The Place Promised in Our Early Days (Makoto Shinkai, Japan, 2004, 90 minutes)
Netflix: In this animated film, Japan is under two regimes after the country's loss in World War II. Hokkaido remains under Japanese rule while America holds the rest, a bitter division that's wrenched the nation and left its citizens confused. Curious, Sayuri and her pals decide to build a vessel that would help them investigate a looming tower in Hokkaido, a plan they abandon when Sayuri falls ill. Is there a connection between her coma and the tower? Netflix link.
First, it must be said that the Netflix description is a bit misleading; one might think that it is set in an alternate reality in the immediate aftermath of World War II. Instead, it is set in the near future within that alternate reality (there are laptops, modern cars and equipment, etc.). I don't want to say much more about the details of this alternate reality because part of the pleasure of the film is figuring out how the interpersonal stories that are central to the plot fit into this alternative political landscape. The characters talk as if everyone knows the basics about this reality, which is challenging sometimes but fun to work out. (Anime News Network lists the date as 1996, which is plausible if you assume a faster rate of technological change in this alternate reality. The Hokkaido Tower couldn't be built now, let alone 15 years ago.)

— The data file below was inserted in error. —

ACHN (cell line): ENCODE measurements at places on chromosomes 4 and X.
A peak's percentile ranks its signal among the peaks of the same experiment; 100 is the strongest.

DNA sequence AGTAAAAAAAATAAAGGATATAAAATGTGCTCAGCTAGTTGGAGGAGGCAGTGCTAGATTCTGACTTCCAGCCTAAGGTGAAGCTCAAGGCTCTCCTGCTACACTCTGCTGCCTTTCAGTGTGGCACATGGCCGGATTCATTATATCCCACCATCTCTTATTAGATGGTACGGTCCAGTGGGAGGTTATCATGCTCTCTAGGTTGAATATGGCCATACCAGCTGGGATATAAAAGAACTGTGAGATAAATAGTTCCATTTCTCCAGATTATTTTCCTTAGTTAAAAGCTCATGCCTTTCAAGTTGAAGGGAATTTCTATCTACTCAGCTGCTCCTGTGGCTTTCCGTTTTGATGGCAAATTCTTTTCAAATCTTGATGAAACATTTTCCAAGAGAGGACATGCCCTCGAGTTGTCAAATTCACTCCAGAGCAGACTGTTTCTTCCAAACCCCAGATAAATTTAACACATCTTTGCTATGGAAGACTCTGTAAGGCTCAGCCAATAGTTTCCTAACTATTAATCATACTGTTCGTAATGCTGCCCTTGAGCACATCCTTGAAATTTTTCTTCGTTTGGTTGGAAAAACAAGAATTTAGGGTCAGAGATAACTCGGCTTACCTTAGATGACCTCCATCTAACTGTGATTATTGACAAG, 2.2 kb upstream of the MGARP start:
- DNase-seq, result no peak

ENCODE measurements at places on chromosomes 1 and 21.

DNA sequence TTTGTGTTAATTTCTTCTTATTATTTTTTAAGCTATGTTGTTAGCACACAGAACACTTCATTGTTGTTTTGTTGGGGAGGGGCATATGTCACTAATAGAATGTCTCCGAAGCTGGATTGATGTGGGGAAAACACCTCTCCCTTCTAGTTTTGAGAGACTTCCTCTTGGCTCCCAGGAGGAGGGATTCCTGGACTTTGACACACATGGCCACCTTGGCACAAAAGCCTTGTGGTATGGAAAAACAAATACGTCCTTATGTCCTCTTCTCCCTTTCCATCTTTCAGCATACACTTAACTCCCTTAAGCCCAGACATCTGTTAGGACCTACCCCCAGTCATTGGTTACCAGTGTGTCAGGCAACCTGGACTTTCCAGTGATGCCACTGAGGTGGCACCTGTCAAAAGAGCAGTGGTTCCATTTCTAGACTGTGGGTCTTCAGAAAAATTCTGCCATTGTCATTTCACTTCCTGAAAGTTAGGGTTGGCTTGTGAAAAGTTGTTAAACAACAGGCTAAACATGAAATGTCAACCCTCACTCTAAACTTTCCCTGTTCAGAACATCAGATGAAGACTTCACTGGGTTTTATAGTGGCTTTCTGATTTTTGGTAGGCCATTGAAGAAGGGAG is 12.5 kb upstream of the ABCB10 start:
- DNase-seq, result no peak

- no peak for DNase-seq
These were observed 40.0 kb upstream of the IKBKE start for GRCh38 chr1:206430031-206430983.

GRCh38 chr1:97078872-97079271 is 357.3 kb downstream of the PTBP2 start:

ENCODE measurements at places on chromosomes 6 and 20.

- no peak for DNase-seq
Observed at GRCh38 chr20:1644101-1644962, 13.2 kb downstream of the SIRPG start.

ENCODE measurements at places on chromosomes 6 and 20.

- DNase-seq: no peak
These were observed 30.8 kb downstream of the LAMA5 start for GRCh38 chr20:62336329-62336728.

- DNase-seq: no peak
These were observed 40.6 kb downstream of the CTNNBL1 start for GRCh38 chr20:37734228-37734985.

That said, one often forgets the alternate reality component of the film because the first third focuses so meticulously on the relationship between two young boys and a girl, Hiroki, Takuya, and Sayuri. Although it perhaps depends a bit too heavily on tropes common to coming-of-age anime (including the sound of cicadas, all too familiar to fans of Neon Genesis Evangeleon) the relationships develop at a leisurely pace and the film conveys a tranquility that is clouded by a threat that the kids do not yet understand: the Hokkaido Tower that hovers over them. Once they engage that threat the film becomes somewhat more conventional, but still engaging and often quite gorgeous.